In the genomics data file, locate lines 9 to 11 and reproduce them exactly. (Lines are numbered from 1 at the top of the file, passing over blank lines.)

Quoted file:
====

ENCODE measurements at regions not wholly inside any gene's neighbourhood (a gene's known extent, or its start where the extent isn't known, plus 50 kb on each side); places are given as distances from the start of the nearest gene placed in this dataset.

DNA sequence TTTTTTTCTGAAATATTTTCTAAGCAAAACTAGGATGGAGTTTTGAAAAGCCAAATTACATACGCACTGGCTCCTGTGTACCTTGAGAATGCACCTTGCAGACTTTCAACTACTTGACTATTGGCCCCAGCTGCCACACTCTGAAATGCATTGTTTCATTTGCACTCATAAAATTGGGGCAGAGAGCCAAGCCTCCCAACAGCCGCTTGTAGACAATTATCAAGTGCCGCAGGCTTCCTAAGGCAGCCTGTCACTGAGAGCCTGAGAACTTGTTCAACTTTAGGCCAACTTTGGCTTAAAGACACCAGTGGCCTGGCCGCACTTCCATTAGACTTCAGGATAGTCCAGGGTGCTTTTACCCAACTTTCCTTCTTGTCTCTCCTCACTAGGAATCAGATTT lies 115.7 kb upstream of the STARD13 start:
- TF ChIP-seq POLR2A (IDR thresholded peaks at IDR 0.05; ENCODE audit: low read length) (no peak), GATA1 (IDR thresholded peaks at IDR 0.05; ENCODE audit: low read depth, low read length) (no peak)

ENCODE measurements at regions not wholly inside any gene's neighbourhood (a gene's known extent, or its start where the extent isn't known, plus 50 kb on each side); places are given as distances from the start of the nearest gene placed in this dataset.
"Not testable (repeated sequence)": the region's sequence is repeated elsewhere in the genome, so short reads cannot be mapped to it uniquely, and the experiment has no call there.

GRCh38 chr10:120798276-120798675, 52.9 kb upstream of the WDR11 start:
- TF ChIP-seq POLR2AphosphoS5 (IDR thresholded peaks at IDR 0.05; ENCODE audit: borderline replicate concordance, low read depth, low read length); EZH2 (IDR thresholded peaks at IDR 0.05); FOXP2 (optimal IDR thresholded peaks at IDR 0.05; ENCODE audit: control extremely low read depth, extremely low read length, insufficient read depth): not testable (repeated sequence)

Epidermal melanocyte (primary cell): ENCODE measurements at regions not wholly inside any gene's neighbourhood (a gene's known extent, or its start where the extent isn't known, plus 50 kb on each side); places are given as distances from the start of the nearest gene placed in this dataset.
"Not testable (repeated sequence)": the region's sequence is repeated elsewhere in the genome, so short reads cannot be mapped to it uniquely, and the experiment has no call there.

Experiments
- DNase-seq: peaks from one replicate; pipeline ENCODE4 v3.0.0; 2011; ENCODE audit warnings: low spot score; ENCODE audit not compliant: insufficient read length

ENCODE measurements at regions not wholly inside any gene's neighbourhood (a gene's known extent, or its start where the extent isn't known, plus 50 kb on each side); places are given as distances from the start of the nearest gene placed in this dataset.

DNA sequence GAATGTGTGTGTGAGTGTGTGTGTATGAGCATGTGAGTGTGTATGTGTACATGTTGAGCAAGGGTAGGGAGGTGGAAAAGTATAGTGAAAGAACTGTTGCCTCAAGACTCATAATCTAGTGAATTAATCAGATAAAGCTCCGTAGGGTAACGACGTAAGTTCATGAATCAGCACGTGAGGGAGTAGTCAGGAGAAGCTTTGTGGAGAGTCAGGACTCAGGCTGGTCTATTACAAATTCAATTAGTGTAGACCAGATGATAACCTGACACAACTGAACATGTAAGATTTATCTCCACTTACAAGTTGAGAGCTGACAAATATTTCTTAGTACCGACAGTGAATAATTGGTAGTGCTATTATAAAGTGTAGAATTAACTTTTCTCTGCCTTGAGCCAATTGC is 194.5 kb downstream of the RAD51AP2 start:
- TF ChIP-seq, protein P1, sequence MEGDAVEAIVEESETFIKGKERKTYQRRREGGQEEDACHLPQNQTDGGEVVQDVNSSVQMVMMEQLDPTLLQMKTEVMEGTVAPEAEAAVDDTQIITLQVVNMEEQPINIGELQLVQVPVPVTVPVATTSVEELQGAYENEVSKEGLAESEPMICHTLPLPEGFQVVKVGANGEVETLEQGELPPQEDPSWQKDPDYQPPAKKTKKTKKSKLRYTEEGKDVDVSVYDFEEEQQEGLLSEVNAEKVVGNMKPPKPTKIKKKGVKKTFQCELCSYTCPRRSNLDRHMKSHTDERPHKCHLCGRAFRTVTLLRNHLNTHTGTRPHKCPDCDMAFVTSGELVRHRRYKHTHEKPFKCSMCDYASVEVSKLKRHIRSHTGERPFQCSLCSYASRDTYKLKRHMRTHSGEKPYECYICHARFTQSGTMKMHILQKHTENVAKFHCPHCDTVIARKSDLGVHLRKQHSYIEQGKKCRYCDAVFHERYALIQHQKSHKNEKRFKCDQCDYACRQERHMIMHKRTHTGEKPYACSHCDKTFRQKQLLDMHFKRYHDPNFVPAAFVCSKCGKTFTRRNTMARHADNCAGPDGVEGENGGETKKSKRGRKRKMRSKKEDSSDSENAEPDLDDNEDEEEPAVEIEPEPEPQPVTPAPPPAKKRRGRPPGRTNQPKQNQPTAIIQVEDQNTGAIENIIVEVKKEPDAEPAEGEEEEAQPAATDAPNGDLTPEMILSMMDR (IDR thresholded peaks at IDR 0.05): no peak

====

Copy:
"Not testable (repeated sequence)": the region's sequence is repeated elsewhere in the genome, so short reads cannot be mapped to it uniquely, and the experiment has no call there.

Experiments
- DNase-seq: peaks from one replicate; pipeline ENCODE4 v3.0.0; 2011; ENCODE audit warnings: low spot score; ENCODE audit not compliant: insufficient read length